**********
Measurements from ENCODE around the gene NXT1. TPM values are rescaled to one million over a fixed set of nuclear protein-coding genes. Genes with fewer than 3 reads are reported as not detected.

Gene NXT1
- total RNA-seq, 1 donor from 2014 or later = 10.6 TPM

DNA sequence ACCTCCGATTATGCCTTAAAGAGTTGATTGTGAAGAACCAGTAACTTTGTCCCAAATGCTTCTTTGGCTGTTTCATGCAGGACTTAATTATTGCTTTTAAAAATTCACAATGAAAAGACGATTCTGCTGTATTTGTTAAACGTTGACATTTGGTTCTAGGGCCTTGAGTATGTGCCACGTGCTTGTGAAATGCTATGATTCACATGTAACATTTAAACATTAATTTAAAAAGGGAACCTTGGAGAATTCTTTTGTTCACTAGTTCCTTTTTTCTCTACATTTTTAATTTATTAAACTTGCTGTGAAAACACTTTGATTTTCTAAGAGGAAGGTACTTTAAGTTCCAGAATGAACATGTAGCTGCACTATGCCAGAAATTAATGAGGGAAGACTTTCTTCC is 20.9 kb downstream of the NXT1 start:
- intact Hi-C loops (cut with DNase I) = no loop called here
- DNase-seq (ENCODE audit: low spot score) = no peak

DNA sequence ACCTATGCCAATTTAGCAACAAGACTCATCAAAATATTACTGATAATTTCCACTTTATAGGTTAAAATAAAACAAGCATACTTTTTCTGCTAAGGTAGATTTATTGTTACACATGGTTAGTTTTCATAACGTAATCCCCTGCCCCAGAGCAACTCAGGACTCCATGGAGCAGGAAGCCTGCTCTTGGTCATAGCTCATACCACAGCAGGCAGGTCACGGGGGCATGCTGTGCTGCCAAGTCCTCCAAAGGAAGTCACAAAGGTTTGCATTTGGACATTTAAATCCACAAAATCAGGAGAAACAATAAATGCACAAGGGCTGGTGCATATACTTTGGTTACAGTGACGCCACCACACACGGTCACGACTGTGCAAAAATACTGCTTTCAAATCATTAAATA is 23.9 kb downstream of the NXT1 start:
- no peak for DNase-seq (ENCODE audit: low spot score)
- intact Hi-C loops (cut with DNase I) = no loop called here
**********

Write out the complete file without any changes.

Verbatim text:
Measurements from ENCODE around the gene NXT1. TPM values are rescaled to one million over a fixed set of nuclear protein-coding genes. Genes with fewer than 3 reads are reported as not detected.

Gene NXT1
- total RNA-seq, 1 donor from 2014 or later = 10.6 TPM

DNA sequence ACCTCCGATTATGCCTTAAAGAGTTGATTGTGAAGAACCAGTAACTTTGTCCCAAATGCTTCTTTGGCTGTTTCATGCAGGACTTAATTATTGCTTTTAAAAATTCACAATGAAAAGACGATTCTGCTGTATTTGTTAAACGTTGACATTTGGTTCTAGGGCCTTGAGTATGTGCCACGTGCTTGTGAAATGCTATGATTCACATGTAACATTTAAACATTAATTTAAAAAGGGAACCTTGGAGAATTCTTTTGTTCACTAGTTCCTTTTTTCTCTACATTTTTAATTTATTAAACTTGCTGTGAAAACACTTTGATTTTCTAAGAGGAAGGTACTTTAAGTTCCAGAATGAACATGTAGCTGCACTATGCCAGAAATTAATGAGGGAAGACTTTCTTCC is 20.9 kb downstream of the NXT1 start:
- intact Hi-C loops (cut with DNase I) = no loop called here
- DNase-seq (ENCODE audit: low spot score) = no peak

DNA sequence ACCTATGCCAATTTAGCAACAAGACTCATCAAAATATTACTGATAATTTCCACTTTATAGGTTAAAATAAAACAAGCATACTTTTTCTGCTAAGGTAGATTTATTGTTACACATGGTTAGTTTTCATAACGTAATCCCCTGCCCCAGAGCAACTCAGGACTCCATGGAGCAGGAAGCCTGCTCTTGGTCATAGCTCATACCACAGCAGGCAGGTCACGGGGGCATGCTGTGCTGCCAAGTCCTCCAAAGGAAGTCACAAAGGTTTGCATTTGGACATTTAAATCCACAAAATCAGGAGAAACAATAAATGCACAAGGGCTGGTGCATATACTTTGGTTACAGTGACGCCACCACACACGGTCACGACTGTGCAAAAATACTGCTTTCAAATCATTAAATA is 23.9 kb downstream of the NXT1 start:
- no peak for DNase-seq (ENCODE audit: low spot score)
- intact Hi-C loops (cut with DNase I) = no loop called here